Airbnb

The Oakwood Inn Bed and Breakfast in downtown Raleigh
Jorge Valencia

Raleigh council members are continuing to debate how to manage the growing number of homes whose owners are listing on sites such as airbnb.com for short term rentals.
 

In a report he presented at a council meeting Tuesday, Raleigh Planning Director Travis Crane said the rental listings could represent additional income for property owners and the city, but can generate additional traffic and a parking crunch in residential areas.

Photo: A Bed and Breakfast and a home on Bloodworth Street in downtown Raleigh's Oakwood neighborhood
Jorge Valencia

The Oakwood Inn Bed & Breakfast was built in 1871, and since 2001, Doris Juerkiwicz has been the owner and innkeeper. It was earlier this year that she heard about some brand new competition.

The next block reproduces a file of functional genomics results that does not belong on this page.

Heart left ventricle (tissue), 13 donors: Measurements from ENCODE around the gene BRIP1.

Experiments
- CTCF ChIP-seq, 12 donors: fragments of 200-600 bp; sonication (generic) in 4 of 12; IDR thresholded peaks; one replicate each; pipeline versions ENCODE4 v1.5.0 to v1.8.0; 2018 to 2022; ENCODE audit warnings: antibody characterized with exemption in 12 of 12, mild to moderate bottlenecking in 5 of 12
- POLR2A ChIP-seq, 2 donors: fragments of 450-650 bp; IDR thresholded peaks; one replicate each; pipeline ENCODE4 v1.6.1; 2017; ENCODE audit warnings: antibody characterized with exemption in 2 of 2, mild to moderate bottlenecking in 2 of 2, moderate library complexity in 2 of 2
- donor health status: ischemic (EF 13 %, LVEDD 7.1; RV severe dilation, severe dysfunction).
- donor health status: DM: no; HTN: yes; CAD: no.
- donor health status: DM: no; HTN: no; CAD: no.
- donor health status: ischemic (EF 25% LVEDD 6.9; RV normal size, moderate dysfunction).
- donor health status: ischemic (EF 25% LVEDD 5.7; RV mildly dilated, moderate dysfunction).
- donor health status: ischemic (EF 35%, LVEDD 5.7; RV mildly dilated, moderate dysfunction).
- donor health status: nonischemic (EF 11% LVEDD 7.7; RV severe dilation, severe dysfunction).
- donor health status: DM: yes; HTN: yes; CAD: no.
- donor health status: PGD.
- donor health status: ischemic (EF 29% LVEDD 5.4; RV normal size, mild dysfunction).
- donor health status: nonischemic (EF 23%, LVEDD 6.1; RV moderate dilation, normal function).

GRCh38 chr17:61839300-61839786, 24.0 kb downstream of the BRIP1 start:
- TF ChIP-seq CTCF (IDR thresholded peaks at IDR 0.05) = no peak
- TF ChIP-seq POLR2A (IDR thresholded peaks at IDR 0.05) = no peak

A woman ran the bell at Victorian-era house in historic Oakwood in downtown Raleigh, and asked Juerkiwicz if she remembered her.

"She said, 'I used to stay with you, but I'm staying at your neighbor’s now because I just can’t beat the price,'" Juerkiwicz remembers.

Sharing economy illustration
North Carolina General Assembly

North Carolina lawmakers are taking their first look at how to regulate networks of individuals who buy and sell services between each other, a billion-dollar global industry that already operates in dozens of cities across the state.

One of the peer-to-peer economy’s biggest exponents, Airbnb, accounts for about 2,700 residential rental listings across North Carolina, and drivers who pick up passengers with their personal cars using the application Uber operate in ten cities here.